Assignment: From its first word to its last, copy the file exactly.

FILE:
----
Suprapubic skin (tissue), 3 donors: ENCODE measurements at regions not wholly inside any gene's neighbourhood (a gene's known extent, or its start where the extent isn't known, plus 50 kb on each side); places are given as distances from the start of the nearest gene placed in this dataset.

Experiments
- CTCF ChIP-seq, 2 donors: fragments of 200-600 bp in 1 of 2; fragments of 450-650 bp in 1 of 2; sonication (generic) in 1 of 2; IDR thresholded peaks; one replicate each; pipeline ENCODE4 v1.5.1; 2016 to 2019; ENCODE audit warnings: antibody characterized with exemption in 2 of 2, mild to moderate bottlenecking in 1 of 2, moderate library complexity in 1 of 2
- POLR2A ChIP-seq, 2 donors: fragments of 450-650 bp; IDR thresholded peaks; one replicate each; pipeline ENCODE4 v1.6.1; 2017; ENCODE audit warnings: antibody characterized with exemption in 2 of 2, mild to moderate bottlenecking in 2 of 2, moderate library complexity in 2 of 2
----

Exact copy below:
Suprapubic skin (tissue), 3 donors: ENCODE measurements at regions not wholly inside any gene's neighbourhood (a gene's known extent, or its start where the extent isn't known, plus 50 kb on each side); places are given as distances from the start of the nearest gene placed in this dataset.

Experiments
- CTCF ChIP-seq, 2 donors: fragments of 200-600 bp in 1 of 2; fragments of 450-650 bp in 1 of 2; sonication (generic) in 1 of 2; IDR thresholded peaks; one replicate each; pipeline ENCODE4 v1.5.1; 2016 to 2019; ENCODE audit warnings: antibody characterized with exemption in 2 of 2, mild to moderate bottlenecking in 1 of 2, moderate library complexity in 1 of 2
- POLR2A ChIP-seq, 2 donors: fragments of 450-650 bp; IDR thresholded peaks; one replicate each; pipeline ENCODE4 v1.6.1; 2017; ENCODE audit warnings: antibody characterized with exemption in 2 of 2, mild to moderate bottlenecking in 2 of 2, moderate library complexity in 2 of 2